Vandalized statue is focus of new controversy

Museo de Arte Costarricense officials have vowed to restore a classic monument, the Monumento al Agricultor at Parque al Agricultor, but they say they want to keep the statue at the museum instead of returning it to the park in Alajuela when it is done.

“At the museum it can stay protected,” said Marissia Obando Razak, spokesperson for Museo de Arte Costarricense.

This has upset many who have voiced their opinions through social networks. The frustration of the statue admirers has led them to plan a demonstration for Thursday at 4 p.m. to demand restoration as well as keeping the monument in the park. This movement isn’t related to any government organization, said Ms. Obando.

Costa Rica has art work at every major park or pedestrian walkway. Most are statues. At Parque Nacional there is Monumento Nacional. The Plaza de las Artes now harbors a John Lennon statue.

Along Avenida Central there are various sculptures from a bronzed well-rounded lady to metal stick musicians to plastic dogs. The Parque al Agricultor in Alajuela is no exception. It is home to giant Monumento al Agricultor.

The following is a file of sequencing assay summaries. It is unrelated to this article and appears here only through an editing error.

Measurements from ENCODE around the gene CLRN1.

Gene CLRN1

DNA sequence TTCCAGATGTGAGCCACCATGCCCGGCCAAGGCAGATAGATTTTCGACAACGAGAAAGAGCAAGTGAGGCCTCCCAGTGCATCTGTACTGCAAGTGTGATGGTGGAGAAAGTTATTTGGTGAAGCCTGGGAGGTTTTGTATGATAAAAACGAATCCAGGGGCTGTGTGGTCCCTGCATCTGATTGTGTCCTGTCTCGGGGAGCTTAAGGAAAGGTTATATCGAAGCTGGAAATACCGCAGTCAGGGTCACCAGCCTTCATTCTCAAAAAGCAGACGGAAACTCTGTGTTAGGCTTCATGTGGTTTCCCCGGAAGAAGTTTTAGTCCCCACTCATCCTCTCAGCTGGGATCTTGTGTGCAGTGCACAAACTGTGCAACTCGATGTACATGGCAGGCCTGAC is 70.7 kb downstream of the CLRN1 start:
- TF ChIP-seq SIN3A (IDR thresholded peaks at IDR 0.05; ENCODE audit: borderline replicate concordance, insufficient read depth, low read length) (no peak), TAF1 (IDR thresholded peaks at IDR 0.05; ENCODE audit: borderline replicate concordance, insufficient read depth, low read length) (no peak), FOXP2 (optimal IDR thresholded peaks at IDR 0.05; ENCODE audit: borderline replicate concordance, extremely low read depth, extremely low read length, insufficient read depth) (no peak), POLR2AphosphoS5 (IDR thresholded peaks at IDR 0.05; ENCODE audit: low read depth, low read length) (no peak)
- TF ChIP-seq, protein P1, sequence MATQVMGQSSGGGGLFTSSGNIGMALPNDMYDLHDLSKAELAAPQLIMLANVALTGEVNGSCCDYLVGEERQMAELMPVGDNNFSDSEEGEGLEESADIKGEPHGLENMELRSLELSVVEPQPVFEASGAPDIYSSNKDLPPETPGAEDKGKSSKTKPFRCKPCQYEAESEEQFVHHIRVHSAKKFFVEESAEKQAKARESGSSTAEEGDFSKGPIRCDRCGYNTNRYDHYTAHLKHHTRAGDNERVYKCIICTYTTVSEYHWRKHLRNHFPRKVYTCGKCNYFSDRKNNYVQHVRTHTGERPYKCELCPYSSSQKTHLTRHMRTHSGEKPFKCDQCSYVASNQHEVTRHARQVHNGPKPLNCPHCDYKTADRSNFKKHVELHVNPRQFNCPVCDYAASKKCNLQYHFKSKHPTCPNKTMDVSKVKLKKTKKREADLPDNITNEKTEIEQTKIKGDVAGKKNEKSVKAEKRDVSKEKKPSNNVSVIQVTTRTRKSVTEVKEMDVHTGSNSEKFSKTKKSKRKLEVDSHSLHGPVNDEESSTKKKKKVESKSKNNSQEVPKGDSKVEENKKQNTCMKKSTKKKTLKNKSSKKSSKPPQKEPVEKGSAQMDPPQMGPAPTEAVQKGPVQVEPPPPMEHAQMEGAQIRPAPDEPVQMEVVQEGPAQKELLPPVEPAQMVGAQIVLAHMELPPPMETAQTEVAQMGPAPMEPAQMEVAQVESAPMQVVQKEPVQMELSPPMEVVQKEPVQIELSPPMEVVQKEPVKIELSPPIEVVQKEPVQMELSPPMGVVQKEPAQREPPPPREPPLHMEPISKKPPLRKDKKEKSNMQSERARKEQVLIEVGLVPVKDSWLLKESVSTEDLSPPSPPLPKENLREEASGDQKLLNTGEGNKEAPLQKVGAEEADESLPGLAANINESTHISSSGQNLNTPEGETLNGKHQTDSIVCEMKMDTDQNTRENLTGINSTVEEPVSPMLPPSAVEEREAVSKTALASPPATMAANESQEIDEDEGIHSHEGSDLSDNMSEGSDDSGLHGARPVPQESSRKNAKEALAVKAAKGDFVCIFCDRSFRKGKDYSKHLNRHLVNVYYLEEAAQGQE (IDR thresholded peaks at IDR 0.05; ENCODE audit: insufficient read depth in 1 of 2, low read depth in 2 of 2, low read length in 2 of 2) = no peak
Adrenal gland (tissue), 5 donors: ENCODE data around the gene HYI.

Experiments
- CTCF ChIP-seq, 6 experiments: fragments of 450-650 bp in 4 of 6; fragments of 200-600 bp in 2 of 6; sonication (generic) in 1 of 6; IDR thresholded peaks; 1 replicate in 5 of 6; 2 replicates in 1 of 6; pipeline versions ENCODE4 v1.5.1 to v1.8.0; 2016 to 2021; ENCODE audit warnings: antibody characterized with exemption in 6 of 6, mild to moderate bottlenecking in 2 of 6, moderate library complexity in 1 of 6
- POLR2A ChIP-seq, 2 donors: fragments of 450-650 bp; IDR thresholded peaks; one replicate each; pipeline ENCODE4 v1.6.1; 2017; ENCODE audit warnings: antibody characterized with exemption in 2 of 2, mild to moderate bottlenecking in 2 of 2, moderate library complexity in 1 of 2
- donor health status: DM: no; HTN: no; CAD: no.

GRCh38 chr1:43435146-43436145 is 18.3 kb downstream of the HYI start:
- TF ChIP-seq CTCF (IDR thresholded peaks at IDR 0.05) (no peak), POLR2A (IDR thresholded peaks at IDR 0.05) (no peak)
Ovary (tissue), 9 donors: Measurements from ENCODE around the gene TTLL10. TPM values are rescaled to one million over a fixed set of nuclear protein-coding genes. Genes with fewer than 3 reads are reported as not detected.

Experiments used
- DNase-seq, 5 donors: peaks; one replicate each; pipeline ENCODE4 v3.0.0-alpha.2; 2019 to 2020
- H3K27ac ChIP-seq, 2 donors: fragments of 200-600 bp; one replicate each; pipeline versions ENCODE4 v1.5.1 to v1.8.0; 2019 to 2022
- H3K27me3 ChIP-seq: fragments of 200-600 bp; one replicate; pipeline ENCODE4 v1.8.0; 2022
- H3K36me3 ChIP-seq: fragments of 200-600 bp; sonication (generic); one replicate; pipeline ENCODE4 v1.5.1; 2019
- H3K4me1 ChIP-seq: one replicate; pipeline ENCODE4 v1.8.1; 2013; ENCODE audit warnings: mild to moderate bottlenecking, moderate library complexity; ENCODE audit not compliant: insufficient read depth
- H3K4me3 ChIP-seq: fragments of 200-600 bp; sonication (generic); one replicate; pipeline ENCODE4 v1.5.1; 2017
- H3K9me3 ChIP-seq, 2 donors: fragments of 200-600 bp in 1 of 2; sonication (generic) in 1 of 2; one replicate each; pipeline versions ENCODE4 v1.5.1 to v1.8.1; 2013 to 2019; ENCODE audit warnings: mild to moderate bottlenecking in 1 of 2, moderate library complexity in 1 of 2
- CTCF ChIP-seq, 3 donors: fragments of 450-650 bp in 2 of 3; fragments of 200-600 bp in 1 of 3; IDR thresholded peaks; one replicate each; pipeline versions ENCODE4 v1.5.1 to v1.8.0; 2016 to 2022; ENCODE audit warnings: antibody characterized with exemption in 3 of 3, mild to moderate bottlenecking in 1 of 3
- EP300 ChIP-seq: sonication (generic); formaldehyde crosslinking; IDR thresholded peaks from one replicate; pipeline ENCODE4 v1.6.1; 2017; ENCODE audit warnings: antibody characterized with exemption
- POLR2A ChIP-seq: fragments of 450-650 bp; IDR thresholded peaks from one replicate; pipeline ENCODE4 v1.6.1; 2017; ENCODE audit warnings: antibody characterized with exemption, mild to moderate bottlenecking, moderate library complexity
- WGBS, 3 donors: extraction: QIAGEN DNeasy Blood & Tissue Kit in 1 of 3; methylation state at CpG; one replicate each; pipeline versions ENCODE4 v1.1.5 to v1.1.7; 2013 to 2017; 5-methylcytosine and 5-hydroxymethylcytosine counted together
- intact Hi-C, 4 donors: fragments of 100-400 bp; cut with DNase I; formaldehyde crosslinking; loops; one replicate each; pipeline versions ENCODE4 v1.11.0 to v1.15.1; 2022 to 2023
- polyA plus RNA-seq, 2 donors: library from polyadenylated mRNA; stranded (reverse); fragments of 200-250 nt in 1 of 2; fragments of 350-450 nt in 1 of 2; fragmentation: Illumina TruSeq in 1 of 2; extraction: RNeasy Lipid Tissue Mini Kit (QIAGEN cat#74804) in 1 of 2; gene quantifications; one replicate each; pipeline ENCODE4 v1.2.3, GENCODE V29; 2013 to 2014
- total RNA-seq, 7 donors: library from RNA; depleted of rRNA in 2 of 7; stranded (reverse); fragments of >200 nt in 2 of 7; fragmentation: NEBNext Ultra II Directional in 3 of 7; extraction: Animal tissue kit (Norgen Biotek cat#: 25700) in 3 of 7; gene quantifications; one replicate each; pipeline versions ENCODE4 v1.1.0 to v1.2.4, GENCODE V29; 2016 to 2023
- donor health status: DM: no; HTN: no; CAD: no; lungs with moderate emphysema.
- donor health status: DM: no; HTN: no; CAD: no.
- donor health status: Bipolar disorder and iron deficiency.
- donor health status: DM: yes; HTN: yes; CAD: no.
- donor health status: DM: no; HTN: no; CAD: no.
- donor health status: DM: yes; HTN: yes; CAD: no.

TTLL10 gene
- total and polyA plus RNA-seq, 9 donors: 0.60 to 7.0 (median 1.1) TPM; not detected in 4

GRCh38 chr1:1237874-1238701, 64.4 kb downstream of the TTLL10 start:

However, this art work has had no protection and over the years has been neglected. The once-respected bronze monument now stands blanketed in graffiti, cracked, oxidized.

The mother figure has endured the most abuse with her left arm amputated, her remaining right arm has a missing thumb, and there are marks that show attempts of mutilation. The eyes of all three figures, the father, mother and child are spray painted orange. The right breast of the mother is also spray painted orange, as well as the buttocks of the child. The entire left side of the woman’s torso has been tagged.

“The way the sculpture now stands is the way our society is… every time more empty, every time more destroyed morally, every time more chaotic,” said La Agonía del Monumento al Agricultor, the Facebook page for the restoration of the monument.

The statue was a gift to the city of Alajuela by Mexican artist Maestro Francisco “Paco” Zúñiga when the park opened in 1976.

This entry was posted in Costa Rica News. Bookmark the permalink.